The EDA Industry is the unsung hero behind for modern era electronic revolution since early 80s and gets the spotlight it deserves in the recent DAC newsletter.
I would like to applaud the author Geoffrey James, for crediting the EDA industry in rising to the challenges associated with each and every technology process node, in particular advancing the use of multi-core architectures. The EDA industry continues to help the semiconductor sector by solving some of their core business issues, such as chip performance, reliability, power consumption, manufacturability and productivity.
The demand for higher clock frequency and less power/heat dissipation is the main driving force for multi-core configuration. As an enabler, the EDA industry must stay ahead of the curve. We must invigorate parallelism, multi-tasking capability within applications while delivering an array of automation tools for design implementation, analysis and validation. We must also continuously focus on ease-of-use to enable better and faster design of multi-core systems, and enable time-to-market saving for our users. “The EDA industry has always depended upon the most-recent generation of chips to provide the power needed to crunch the data required to build the next generation” noted by Tom Spyrou, Cadence Distinguished Engineer and Encounter Platform RnD Manager, who is featured in this interview.
This challenge is immersive, and the Encounter Digital Implementation System is a great example. One of the obvious challenges is transforming enormous number of lines of code, that were not written to be parallel, to be multi-threaded, distributed or both. The solution must also be optimized for scalable performance and adhere to our customers’ unique computing environments and needs. Another challenge, which is equally important, is to speed up any serial computation steps left in the flow, else the performance gains from multi-threading in a RTL to Signoff flow could be significantly limited, according to Amdahl’s law.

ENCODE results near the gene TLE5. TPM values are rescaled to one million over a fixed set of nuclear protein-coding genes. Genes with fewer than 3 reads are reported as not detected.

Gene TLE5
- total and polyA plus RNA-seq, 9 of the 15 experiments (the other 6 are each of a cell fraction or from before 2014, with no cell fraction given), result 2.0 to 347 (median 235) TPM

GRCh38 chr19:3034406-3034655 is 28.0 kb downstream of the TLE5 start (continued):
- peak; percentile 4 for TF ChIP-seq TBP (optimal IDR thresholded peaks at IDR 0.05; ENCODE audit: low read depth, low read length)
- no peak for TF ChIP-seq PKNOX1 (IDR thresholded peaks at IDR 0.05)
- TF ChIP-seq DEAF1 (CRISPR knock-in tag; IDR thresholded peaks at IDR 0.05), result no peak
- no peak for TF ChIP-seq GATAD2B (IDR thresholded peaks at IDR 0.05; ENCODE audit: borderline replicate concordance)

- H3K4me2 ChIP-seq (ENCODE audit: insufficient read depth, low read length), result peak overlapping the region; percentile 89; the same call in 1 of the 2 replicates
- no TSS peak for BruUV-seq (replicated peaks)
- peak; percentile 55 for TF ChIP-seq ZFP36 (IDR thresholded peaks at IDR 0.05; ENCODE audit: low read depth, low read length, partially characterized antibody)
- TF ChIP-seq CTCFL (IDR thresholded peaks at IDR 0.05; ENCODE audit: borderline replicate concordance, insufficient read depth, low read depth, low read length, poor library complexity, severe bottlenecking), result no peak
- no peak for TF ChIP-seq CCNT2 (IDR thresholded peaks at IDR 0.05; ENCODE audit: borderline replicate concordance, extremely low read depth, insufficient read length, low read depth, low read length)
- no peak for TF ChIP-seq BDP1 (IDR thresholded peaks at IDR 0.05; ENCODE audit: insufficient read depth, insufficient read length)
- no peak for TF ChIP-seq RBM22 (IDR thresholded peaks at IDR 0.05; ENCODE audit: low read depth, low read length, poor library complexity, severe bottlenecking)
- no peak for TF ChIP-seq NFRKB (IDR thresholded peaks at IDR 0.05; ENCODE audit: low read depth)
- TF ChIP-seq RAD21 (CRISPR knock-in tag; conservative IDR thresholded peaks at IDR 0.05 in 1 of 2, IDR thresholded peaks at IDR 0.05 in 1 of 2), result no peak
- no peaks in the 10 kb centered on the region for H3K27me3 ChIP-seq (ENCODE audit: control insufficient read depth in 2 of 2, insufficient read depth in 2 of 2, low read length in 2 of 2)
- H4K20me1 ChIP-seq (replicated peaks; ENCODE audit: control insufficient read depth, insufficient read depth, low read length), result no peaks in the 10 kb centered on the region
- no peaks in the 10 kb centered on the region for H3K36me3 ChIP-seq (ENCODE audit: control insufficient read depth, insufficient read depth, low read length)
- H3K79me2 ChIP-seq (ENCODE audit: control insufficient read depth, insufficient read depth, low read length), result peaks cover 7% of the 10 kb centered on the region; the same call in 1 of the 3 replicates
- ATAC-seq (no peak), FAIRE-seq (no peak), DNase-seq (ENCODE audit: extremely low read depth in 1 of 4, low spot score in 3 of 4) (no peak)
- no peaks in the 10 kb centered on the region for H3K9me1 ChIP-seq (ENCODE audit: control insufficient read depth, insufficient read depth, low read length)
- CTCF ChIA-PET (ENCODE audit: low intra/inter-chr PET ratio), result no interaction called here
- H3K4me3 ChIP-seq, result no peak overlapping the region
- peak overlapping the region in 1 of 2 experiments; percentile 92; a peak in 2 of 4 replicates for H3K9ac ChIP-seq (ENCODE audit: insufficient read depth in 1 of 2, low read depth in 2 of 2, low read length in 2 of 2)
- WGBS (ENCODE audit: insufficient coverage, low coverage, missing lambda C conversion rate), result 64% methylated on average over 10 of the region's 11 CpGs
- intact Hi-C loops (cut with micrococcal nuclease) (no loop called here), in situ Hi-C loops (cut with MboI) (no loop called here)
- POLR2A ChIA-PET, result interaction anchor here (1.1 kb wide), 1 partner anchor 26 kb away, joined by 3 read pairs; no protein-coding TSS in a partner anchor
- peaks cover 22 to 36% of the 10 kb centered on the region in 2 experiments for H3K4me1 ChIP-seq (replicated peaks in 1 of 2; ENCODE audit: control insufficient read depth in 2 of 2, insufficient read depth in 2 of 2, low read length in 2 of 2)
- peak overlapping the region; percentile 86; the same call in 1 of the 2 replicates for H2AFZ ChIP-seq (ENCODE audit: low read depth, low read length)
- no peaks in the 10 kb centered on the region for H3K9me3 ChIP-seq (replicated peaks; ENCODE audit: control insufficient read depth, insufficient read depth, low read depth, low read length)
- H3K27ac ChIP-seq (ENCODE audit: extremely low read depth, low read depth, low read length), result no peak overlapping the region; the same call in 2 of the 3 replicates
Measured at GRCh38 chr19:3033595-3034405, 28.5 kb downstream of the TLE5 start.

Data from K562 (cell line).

With its unified client-server multi-cpu backplane, the Encounter platform has supported multi-processing since 1999, and has been continuously optimized for performance over time. Encounter’s focus is on overall flow performance from end-to-end, and we often achieve an average 2X- 4X runtime/memory footprint improvement per each major release. The latest release of the Encounter platform, called the Encounter Digital Implementation System is multi-cpu enabled by default.
In addition, to enable efficiency throughout the complete design flow, adjacent products such as sign-off analysis, DFM validation, the Virtuoso platform, functional verification and simulation are all multi-cpu enabled. It is Cadence’s goal to stay at the forefront in this, offering fully integrated and comprehensive parallel processing throughout back-end implementation.
No matter what new challenges may come down the road, the EDA industry must continue to help the semiconductor industry overcome obstacles and deliver new, innovative products despite the economic slow down.
To learn more about the state of the art in multi-process Encounter applications, join us at the Parallelism tutorial at the 46th Design Automation Conference – DAC this summer, featuring the Distinguished Engineer Tom Syprou of Cadence, together with Professor Kurt Keutzer of UC Berkeley, Tim Matsson and Michael Wrinn of Intel.